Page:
Soft baby alpaca scarves from Huacaya
Alpaca fleece is the natural fiber harvested from an alpaca. It is light or heavy in weight, depending on how it is
spun. It is a soft, durable, luxurious and silky natural fiber. While similar to sheep’s wool, it is warmer, not prickly, and has no lanolin, which makes it hypoallergenic. Alpaca is naturally water-repellent and difficult to ignite. Huacaya, an alpaca that grows soft spongy fiber, has natural crimp, thus making a naturally elastic yarn well-suited for knitting. Suri has no crimp and thus is a better fit for woven goods. The designer Armani has used Suri alpaca to fashion men’s and women’s suits. Alpaca fleece is made into various products, from very simple and inexpensive garments made by the indigenous communities to sophisticated, industrially made and expensive products such as suits. In the United States, groups of smaller alpaca breeders have banded together to create “fiber co-ops,” to make the manufacture of alpaca fiber products less expensive.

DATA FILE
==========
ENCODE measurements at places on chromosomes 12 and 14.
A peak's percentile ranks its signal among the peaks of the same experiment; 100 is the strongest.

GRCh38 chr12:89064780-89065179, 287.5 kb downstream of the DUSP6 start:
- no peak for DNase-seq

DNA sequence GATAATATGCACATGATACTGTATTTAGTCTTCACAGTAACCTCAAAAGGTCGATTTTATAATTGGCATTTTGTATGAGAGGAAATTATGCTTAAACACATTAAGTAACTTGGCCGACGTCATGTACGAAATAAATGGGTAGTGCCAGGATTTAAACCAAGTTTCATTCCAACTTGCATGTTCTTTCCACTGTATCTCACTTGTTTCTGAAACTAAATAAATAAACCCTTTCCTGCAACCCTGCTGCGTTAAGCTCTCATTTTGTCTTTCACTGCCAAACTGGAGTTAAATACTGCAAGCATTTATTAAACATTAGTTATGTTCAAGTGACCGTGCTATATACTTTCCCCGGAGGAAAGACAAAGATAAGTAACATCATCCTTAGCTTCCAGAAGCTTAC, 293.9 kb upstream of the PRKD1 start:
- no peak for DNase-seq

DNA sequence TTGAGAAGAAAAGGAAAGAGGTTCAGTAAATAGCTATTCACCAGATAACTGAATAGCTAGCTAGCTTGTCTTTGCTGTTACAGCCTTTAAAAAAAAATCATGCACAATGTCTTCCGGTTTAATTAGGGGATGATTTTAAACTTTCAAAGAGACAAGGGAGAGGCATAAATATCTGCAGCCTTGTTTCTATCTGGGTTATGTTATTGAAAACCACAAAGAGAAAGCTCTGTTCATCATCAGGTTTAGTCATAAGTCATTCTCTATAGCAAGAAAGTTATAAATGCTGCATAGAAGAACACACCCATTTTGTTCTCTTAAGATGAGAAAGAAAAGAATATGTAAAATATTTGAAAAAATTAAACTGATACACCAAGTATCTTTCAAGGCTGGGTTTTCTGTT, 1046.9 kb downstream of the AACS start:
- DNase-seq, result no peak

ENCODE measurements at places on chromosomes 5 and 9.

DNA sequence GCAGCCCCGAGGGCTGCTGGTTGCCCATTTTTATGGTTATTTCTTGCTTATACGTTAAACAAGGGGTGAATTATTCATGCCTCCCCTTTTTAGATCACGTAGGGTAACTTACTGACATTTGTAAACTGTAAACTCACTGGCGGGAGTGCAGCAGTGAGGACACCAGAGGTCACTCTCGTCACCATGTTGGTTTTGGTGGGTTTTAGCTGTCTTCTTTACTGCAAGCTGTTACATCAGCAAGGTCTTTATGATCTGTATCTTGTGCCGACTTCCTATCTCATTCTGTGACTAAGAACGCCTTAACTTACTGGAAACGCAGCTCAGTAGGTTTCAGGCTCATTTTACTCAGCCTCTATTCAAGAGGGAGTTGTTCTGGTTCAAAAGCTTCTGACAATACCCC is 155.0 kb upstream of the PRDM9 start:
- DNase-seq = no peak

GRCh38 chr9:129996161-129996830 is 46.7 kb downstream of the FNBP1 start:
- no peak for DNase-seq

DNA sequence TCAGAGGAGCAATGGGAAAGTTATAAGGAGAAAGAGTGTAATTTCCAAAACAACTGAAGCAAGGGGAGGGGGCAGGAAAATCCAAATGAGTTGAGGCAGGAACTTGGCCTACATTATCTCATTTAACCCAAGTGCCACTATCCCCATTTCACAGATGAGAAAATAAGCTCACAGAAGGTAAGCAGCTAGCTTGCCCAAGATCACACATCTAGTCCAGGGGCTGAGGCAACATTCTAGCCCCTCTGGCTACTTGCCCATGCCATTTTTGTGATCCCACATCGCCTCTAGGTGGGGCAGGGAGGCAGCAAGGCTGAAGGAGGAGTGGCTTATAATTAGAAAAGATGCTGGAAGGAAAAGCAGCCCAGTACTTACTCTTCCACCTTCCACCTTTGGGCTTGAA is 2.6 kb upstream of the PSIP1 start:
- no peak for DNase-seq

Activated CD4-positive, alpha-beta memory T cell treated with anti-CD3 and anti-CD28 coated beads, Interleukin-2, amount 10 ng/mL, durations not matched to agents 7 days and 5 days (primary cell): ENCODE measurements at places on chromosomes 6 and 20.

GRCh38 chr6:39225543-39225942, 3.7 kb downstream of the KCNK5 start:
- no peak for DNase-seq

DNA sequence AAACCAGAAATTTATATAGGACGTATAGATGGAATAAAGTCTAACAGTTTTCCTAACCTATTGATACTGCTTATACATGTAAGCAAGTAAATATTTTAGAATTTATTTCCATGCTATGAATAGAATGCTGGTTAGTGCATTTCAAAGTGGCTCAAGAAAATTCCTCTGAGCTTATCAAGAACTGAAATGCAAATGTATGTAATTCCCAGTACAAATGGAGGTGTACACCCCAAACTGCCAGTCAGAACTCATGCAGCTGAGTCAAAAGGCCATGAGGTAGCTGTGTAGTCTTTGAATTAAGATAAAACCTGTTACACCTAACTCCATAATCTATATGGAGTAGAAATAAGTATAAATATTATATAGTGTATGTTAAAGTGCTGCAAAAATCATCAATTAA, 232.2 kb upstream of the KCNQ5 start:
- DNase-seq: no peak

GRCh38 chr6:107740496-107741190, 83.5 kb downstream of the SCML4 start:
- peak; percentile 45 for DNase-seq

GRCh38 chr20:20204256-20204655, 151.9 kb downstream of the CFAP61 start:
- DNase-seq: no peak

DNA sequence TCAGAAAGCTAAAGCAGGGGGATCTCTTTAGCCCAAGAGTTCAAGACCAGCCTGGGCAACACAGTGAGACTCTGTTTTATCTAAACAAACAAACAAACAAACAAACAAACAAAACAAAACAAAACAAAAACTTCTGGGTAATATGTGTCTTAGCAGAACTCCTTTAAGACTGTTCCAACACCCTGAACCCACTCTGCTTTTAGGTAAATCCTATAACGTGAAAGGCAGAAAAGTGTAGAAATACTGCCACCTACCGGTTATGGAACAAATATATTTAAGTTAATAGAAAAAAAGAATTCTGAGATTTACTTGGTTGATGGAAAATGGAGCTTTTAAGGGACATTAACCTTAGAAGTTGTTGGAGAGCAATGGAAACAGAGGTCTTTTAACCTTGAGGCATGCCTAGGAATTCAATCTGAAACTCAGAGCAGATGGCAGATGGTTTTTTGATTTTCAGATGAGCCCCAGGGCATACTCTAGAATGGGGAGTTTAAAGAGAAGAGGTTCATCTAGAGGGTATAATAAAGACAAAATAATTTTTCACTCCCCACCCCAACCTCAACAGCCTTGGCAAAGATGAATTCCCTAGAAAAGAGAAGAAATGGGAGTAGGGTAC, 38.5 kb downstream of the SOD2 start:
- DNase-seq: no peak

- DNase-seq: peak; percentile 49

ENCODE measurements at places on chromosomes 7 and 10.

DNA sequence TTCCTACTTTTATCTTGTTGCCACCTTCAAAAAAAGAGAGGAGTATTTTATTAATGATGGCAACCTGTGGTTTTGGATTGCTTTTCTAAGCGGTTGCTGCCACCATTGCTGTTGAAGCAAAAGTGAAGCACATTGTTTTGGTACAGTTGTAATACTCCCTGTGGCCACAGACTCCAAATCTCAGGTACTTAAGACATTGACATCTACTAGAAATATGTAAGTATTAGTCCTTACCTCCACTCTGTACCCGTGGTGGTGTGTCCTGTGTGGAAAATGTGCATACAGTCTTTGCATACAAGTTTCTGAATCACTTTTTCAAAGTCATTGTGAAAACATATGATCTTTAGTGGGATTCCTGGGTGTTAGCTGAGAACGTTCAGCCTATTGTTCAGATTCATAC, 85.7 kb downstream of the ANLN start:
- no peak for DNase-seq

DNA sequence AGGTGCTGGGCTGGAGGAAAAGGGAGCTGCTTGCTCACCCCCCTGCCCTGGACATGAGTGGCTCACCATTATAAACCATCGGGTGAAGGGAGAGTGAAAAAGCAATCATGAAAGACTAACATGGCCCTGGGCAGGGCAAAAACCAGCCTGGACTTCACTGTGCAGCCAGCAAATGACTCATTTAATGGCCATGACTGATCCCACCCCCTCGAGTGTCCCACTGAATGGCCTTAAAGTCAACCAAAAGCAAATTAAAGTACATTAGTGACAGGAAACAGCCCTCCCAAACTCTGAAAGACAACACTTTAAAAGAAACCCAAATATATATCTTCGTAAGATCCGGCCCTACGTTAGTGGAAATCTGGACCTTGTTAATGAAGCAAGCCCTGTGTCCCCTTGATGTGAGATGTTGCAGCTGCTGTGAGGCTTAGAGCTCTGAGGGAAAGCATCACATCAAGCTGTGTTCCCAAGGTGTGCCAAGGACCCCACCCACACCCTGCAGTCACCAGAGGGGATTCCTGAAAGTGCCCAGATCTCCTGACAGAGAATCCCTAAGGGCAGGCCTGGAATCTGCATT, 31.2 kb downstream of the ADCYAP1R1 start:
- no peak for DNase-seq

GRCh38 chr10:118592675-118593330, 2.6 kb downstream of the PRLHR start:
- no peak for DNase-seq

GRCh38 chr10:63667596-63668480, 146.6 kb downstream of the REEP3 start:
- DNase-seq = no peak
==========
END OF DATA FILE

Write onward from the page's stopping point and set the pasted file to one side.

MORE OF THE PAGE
Alpacas have been bred in South America for thousands of years. Vicuñas were first domesticated and bred into alpacas by the ancient tribes of the Andean highlands of Peru, Argentina, Chile and Bolivia. Two-thousand-year-old Paracas textiles are thought to include alpaca fiber. Also known as “The Fiber of the Gods”, Alpaca was used to make clothing for royalty. In recent years, alpacas have also been exported to other countries. In countries such as the USA, Australia and New Zealand, breeders shear their animals annually, weigh the fleeces and test them for fineness. With the resulting knowledge, they are able to breed heavier-fleeced animals with finer fiber. Fleece weights vary, with the top stud males reaching annual shear weights up to 7 kg total fleece and 3 kg good quality fleece. The discrepancy in weight is because an alpaca has guard hair, which is often removed before spinning.